CO2 degassing of fluid in coreflood experiments

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The long-term performance of the reservoir is essential in order to ensure competitive life-cycle cost of the geothermal installations. Geothermal fluids are often saturated with gasses such as CO2 and N2. With their extraction from the reservoir, pressure and temperature decrease towards the extraction well. This disturbs the state of equilibrium the geothermal water is in with its dissolved components, which for gas can lead to exsolution. The exsolved gas bubbles can block the pores of the reservoir rock and therefore reduce the apparent permeability. As permeability reduction occurs mainly near the extraction well it can reduce production of geothermal waters substantially. This paper is aimed at experimentally investigating the conditions at which the onset of degassing starts and quantitively assess any associated permeability decrease. Knowledge on these parameters will enable operators to adapt their operation procedures in order to ensure long-time reservoir permeability. This paper reports core-flood experiments where tap water containing dissolved carbon dioxide was injected into either a Bentheimer (2.3 Darcy) or Berea (140millidarcy) sandstone core at different conditions. The first sets of core-flood experiments showed that at a temperature of 30 °C and pressure up to 50 bars the onset of the degassing process correlates closely to CO2solubility values obtained by the Henry’s law. At these conditions CO2 degassing near the core outlet will cause the apparent permeability to decrease by a factor2 to 5 in the high permeability Bentheimer sandstone core. At the same conditions the apparent permeability will decrease by a factor of nearly 10 in the low permeability Berea sandstone core. The decrease ineffective permeability is gradual in the Bentheimer sandstone while in the Berea sandstone the change is steeper. For rocks with small pore sizes and low absolute permeability, the reduction in effective permeability is larger and the rate of permeability decrease is faster. However, the onset of degassing is not influenced by the pore size and initial permeability. Experiments at temperatures between 30 and 90 °C show that with increasing temperature, the Van ‘t Hoff equation becomes less to accurate to find the degassing pressure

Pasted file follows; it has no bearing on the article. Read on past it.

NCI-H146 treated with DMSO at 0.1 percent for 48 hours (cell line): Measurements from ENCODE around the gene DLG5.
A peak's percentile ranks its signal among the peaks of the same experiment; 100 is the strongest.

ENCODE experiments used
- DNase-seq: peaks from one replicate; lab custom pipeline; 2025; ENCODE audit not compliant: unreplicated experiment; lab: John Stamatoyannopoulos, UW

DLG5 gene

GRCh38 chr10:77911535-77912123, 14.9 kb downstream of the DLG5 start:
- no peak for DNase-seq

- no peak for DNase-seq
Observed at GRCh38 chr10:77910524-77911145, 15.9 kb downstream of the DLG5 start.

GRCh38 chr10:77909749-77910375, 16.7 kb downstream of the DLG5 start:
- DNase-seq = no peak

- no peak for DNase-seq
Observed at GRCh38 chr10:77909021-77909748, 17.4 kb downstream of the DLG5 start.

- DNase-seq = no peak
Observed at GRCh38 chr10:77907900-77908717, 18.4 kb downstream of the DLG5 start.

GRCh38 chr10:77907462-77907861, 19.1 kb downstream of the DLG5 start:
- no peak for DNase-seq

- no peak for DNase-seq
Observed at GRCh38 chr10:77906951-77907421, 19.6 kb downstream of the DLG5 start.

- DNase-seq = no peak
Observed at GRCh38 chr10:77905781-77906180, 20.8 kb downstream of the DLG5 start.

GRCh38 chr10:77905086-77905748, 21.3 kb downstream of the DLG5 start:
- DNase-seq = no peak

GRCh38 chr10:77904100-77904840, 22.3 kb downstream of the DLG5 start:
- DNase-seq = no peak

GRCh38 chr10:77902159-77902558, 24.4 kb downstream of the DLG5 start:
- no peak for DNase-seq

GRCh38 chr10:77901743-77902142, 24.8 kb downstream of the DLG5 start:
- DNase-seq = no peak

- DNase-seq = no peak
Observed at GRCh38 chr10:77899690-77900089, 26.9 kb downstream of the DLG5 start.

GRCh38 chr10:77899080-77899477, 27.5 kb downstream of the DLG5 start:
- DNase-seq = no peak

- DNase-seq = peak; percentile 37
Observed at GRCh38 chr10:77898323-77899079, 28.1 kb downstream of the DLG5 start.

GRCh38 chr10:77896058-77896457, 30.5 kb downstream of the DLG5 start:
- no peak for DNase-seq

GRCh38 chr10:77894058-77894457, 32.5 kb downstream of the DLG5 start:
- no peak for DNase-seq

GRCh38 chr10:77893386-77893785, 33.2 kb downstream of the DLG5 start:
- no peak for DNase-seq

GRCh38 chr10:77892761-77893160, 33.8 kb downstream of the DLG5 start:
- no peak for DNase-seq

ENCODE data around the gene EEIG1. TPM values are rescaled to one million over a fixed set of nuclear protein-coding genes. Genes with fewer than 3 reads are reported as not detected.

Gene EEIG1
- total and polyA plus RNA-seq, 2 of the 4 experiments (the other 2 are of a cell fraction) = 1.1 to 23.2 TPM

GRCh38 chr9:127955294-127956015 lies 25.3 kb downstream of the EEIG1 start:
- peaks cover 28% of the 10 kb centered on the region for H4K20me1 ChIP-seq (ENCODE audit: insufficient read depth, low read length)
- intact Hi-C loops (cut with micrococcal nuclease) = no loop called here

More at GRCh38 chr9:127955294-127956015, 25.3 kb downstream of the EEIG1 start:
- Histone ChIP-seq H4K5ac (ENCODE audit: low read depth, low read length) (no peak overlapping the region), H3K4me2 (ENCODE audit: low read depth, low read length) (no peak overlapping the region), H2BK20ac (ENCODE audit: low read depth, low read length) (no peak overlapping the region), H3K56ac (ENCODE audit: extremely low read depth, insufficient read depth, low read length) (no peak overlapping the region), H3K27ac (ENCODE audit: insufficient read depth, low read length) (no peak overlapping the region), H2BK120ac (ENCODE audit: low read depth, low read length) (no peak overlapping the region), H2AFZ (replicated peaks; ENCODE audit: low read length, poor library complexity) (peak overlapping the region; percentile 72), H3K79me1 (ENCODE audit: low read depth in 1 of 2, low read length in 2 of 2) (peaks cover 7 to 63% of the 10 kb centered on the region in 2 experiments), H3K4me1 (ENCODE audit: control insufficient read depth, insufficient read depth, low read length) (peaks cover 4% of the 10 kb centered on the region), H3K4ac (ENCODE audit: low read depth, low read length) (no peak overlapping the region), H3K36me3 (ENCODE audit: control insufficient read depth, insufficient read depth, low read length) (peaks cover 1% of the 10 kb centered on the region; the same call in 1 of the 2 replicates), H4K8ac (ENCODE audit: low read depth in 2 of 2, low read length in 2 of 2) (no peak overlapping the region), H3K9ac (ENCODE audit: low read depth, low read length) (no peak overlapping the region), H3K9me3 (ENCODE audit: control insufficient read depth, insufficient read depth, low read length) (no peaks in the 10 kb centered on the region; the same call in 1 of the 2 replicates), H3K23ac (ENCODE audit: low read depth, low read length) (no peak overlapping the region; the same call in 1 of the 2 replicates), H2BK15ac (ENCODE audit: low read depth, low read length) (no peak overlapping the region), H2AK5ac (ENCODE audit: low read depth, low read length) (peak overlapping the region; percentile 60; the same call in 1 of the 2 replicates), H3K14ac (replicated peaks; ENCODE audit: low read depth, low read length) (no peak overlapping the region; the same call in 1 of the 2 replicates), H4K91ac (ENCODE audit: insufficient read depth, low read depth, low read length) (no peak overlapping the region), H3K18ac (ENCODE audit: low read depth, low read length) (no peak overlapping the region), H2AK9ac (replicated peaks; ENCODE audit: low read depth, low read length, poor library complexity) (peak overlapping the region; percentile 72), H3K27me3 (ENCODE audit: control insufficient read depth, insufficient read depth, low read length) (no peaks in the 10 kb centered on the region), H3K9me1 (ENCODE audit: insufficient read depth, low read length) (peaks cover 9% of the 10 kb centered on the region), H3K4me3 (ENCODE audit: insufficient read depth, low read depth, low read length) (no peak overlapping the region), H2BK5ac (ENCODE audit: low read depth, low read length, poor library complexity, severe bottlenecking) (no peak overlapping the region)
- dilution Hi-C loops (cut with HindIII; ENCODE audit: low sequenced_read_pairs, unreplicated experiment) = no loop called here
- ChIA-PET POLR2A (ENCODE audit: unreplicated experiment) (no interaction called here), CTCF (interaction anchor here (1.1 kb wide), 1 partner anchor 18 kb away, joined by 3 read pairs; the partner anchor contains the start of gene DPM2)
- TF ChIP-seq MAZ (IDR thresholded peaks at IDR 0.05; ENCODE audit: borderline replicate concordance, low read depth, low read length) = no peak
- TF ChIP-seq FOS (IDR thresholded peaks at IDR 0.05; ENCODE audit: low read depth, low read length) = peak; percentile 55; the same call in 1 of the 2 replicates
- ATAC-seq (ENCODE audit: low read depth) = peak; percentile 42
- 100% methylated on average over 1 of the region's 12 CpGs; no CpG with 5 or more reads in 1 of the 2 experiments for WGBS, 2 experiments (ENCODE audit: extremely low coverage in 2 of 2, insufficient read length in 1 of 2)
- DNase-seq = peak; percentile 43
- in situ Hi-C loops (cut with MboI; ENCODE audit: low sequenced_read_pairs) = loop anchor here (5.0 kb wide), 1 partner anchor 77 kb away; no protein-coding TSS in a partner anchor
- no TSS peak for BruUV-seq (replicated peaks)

Original languageEnglish
Number of pages7
Publication statusPublished - 2022
EventEuropean Geothermal Congress 2022 - Germany, Berlin
Duration: 17 Oct 202221 Oct 2022


ConferenceEuropean Geothermal Congress 2022


  • degassing
  • coreflood
  • porous media

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